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Six Essential Lessons You Learn from Working on Capitol Hill as an APA Congressional Fellow

USA, Washington DC, US Capitol Building

By Meghann Galloway, PhD & Laura Knudtson, PhD (2017-2018 APA Congressional Fellows)

Pinch me… is this a dream?

Am I really here?

Did I actually just ride the elevator with Bernie Sanders?

Was Lisa Murkowski ahead of me in line for coffee?

The novelty of working as an APA Congressional Fellow in the United States Senate this past year never seemed to wear off as we wandered the halls of the Capitol or the House and Senate Office buildings. The American Psychological Association sponsors two congressional fellowships administered through the American Association of the Advancement of Science (AAAS) for early-career through senior psychologists to work as staffers in the offices of Representatives and Senators in Congress. This phenomenal experience provided us with an insider’s view of how public policy is made at the federal level and how psychologists can most effectively impact and influence public policy.

We learned six important lessons this year about how public policy is made and ways psychologists can make a difference:

1. It’s not all alternative facts on Capitol Hill – science matters.

Science and evidence are considered and utilized frequently by staff offices in the development of policy. In our experience, staffers genuinely want to get things right. Of course, a single journal article is not likely to fundamentally change the member’s stance on an important issue, but useful data can play a role in informing the debate as well as cultivating good legislative ideas. That being said, time is an extremely valuable and limited resource on the Hill. You can make your research and data more useful and informative for staff by synthesizing information into a succinct and easily accessible format. Sometimes information needs to work its way up the food chain within an office, so summarize your key findings in a way that can capture the attention of an intern or Legislative Director with similar ease, and that won’t get lost in translation as it passes hands.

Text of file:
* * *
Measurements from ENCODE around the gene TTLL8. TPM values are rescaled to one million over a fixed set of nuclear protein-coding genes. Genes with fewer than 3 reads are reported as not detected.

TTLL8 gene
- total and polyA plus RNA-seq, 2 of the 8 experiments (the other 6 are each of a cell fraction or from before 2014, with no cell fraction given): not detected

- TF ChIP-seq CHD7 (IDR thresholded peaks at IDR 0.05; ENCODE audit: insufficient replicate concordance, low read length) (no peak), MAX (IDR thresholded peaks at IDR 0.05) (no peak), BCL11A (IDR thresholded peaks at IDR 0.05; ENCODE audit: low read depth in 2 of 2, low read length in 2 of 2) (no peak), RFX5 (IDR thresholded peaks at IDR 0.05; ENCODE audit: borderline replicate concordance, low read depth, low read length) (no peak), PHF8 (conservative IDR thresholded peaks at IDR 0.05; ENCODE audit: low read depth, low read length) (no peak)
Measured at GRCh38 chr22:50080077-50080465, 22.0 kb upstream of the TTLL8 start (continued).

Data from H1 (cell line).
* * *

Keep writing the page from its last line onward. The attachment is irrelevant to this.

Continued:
2. Be vocal.

Advocating for your cause by calling your representatives, visiting their offices, and developing relationships with their staffers does propel change. Let your voice be heard in whatever way works best for you. Some offices keep a record of how many constituents have called on a particular topic and which position they are advocating for. So, even if you do not talk to a legislative staffer you can still influence the debate. If you are visiting offices, be respectful but don’t be afraid to go to the offices of members who are not already on your side. It might be easier to talk to an ally, but it is less likely to result in change. Persistence can pay off!

3. Bipartisanship is possible.

Although it continues to be a highly partisan environment, there are moments of bipartisan collaboration that ultimately get the work done. It might not necessarily be the most high-profile issue, but common-sense solutions to real life problems can genuinely become reality on a bipartisan basis. This is even more likely when a Member or their staff understands how the issue impacts their own constituents or an issue they are passionate about. Making those connections and serving as bridge builders between offices with similar interests is a vital role that advocates and experts can play.